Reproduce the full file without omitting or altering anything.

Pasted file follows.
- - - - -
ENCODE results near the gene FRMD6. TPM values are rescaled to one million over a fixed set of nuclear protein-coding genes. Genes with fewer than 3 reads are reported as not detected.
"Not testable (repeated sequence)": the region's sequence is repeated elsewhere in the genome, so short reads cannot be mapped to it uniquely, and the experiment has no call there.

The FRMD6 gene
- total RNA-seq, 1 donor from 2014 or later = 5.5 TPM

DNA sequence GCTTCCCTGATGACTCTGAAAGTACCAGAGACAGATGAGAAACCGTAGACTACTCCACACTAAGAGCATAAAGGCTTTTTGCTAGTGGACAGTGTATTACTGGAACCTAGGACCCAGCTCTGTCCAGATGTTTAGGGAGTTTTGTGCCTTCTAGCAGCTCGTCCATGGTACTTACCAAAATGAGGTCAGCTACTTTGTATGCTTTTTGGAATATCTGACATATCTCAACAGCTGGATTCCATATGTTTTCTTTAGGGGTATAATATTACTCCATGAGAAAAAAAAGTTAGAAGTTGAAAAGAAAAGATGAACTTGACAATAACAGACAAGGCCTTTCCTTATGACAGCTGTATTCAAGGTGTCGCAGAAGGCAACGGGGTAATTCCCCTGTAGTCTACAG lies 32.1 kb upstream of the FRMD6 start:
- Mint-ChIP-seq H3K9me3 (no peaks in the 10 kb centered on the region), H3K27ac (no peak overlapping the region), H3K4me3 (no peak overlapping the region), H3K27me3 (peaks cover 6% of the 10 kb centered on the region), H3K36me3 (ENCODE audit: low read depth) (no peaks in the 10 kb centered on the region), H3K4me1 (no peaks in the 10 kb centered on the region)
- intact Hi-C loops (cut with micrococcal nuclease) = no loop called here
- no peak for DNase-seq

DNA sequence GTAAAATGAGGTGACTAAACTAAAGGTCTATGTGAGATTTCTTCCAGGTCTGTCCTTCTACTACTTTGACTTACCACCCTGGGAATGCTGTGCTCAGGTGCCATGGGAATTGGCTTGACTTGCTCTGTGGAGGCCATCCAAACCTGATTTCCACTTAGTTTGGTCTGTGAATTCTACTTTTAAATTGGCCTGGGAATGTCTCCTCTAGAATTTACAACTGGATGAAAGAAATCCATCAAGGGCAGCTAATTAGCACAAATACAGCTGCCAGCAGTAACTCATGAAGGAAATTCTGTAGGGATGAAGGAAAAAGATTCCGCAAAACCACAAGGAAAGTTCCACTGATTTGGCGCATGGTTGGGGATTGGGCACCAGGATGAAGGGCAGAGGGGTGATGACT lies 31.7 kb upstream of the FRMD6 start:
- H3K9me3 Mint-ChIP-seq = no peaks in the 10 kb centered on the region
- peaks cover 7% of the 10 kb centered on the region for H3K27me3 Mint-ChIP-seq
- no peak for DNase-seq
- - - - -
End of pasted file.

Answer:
ENCODE results near the gene FRMD6. TPM values are rescaled to one million over a fixed set of nuclear protein-coding genes. Genes with fewer than 3 reads are reported as not detected.
"Not testable (repeated sequence)": the region's sequence is repeated elsewhere in the genome, so short reads cannot be mapped to it uniquely, and the experiment has no call there.

The FRMD6 gene
- total RNA-seq, 1 donor from 2014 or later = 5.5 TPM

DNA sequence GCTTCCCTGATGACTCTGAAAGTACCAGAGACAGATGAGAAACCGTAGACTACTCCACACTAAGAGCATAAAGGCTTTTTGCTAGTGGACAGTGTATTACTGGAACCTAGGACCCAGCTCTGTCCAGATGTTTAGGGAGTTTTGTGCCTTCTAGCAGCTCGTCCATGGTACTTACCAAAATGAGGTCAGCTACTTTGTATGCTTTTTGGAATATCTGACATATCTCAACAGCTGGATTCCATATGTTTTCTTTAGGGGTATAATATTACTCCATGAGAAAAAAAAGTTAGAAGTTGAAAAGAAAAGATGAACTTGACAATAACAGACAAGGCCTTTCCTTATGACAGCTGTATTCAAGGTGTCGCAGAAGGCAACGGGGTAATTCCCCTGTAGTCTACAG lies 32.1 kb upstream of the FRMD6 start:
- Mint-ChIP-seq H3K9me3 (no peaks in the 10 kb centered on the region), H3K27ac (no peak overlapping the region), H3K4me3 (no peak overlapping the region), H3K27me3 (peaks cover 6% of the 10 kb centered on the region), H3K36me3 (ENCODE audit: low read depth) (no peaks in the 10 kb centered on the region), H3K4me1 (no peaks in the 10 kb centered on the region)
- intact Hi-C loops (cut with micrococcal nuclease) = no loop called here
- no peak for DNase-seq

DNA sequence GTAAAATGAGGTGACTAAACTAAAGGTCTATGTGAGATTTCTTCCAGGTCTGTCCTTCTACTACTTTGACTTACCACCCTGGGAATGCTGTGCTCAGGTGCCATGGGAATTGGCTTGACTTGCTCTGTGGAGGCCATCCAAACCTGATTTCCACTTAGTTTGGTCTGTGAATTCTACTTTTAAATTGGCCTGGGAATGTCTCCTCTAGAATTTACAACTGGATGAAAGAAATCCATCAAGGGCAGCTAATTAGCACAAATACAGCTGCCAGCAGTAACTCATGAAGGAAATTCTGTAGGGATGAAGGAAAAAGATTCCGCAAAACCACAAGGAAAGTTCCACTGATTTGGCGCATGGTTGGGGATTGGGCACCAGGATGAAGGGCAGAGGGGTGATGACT lies 31.7 kb upstream of the FRMD6 start:
- H3K9me3 Mint-ChIP-seq = no peaks in the 10 kb centered on the region
- peaks cover 7% of the 10 kb centered on the region for H3K27me3 Mint-ChIP-seq
- no peak for DNase-seq